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Re: Using C++ in GCC is OK

> I did mean that all virtual functions should be protected.

This forbids the most useful thing about virtual functions - letting
child classes implement a public ABI defined by the base class.

> >  * All data members should be private.
> >  * All data members should have names which end with an underscore.
> >
> > This makes all structures illegal.  I'd remove the first "All" and
> > replace the second with "Private":
> This text only refers to classes.  As the convention says in the
> following major bullet, structs are handled as they are today.

I don't agree that *all* data members of classes should be private.
It's not always appropriate - it depends on the design of the class.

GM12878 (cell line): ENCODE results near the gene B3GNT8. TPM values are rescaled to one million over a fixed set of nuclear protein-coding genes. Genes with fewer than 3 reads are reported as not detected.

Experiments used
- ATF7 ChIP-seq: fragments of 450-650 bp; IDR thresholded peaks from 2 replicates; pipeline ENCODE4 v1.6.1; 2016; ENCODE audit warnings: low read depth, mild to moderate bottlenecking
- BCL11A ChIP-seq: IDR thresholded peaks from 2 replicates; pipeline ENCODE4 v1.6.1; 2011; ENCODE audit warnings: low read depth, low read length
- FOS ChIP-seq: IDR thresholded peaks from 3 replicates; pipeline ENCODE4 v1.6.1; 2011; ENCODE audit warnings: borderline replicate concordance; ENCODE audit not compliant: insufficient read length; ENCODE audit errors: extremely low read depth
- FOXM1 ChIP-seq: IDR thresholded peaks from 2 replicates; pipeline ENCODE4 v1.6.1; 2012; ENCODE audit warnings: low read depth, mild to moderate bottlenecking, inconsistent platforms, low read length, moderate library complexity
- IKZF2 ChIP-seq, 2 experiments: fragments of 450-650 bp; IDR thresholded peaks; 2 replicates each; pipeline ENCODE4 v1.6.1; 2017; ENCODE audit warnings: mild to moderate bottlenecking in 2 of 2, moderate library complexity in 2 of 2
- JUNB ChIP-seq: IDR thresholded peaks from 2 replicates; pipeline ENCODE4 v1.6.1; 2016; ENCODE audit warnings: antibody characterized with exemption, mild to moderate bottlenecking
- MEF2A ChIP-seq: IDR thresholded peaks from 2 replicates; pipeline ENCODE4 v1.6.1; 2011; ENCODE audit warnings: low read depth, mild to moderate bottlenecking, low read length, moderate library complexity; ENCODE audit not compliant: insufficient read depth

I'd hate to be forced to do this for every datum:

	int count;
	int get_count ();
	void set_count (int);

That gets messier when the datum are pointers.  foo->bounds->left is
cleaner than foo->get_bounds()->get_left().

> Our current code always uses the equivalent of an explicit this
> pointer, except that it is called something else.

Our current code is also written in C, and we're trying to move away
from that limitation...

> The biggest need for this-> is when calling methods in the current
> class if the current class happens to be in a template.

I generally avoid classes-in-templates.  That road leads to confusion
pretty easily.  If a design *requires* a "this->", I'd say the design
is defective and the code should be rewritten.

> > * Use C-style comments for multi-line comments, and C++-style comments
> >   for single-line comments.
> I'm not sure i agree with this, because I don't see anything wrong
> with multi-line C++-style comments.

It assumes your editor can do block-reformatting while preserving the
comment syntax.  I've had too many // cases of Emacs guessing wrong //
and putting // throughout a reformatted // block.

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